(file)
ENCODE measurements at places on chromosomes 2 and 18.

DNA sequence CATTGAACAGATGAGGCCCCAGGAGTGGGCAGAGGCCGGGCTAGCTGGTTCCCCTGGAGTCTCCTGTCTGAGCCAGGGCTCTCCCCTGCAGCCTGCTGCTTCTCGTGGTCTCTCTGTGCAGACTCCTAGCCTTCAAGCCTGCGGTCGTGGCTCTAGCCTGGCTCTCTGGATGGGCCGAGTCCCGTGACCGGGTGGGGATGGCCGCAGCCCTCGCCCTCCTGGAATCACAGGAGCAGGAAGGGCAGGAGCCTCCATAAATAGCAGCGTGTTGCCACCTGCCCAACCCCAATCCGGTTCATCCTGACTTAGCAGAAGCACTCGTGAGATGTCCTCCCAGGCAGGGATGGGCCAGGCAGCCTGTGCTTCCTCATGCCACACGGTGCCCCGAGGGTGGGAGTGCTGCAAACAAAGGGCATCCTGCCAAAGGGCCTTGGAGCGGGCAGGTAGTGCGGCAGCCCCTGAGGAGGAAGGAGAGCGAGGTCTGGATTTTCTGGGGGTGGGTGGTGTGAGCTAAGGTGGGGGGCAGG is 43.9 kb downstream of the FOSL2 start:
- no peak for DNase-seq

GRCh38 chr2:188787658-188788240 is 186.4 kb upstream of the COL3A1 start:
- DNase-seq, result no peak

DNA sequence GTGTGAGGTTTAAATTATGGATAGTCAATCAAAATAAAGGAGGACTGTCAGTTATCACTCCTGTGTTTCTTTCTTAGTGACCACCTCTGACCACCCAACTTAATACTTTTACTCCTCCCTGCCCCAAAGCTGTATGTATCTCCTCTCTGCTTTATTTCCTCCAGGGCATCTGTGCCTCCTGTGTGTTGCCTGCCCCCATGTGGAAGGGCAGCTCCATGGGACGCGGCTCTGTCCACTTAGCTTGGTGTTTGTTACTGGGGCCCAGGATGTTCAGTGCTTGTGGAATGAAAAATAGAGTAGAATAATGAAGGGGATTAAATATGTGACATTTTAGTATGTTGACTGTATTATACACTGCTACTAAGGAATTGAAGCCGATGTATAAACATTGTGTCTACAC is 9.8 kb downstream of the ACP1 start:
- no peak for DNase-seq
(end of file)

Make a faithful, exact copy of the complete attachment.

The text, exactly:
ENCODE measurements at places on chromosomes 2 and 18.

DNA sequence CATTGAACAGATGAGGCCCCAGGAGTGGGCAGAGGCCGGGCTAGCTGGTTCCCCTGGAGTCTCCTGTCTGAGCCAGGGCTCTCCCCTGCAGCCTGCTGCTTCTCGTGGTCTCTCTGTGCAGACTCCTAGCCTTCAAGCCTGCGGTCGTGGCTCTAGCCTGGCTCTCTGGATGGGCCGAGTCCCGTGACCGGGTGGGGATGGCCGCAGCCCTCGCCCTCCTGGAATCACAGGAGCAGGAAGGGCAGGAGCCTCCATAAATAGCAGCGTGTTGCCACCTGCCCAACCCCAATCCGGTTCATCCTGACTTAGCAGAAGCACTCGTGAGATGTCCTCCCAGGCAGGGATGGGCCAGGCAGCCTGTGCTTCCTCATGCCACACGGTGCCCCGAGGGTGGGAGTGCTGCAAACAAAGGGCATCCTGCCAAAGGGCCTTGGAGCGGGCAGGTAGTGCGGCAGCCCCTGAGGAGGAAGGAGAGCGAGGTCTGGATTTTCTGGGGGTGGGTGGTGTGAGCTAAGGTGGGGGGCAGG is 43.9 kb downstream of the FOSL2 start:
- no peak for DNase-seq

GRCh38 chr2:188787658-188788240 is 186.4 kb upstream of the COL3A1 start:
- DNase-seq, result no peak

DNA sequence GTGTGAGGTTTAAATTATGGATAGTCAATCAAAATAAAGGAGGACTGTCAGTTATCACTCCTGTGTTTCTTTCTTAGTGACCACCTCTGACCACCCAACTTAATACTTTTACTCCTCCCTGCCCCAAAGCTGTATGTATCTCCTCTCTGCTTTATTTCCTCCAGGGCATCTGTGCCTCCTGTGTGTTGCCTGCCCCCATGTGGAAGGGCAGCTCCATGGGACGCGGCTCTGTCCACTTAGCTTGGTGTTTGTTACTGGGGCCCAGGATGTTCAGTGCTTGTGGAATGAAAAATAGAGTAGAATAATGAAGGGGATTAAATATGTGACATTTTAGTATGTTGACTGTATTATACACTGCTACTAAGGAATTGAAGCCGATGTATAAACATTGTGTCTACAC is 9.8 kb downstream of the ACP1 start:
- no peak for DNase-seq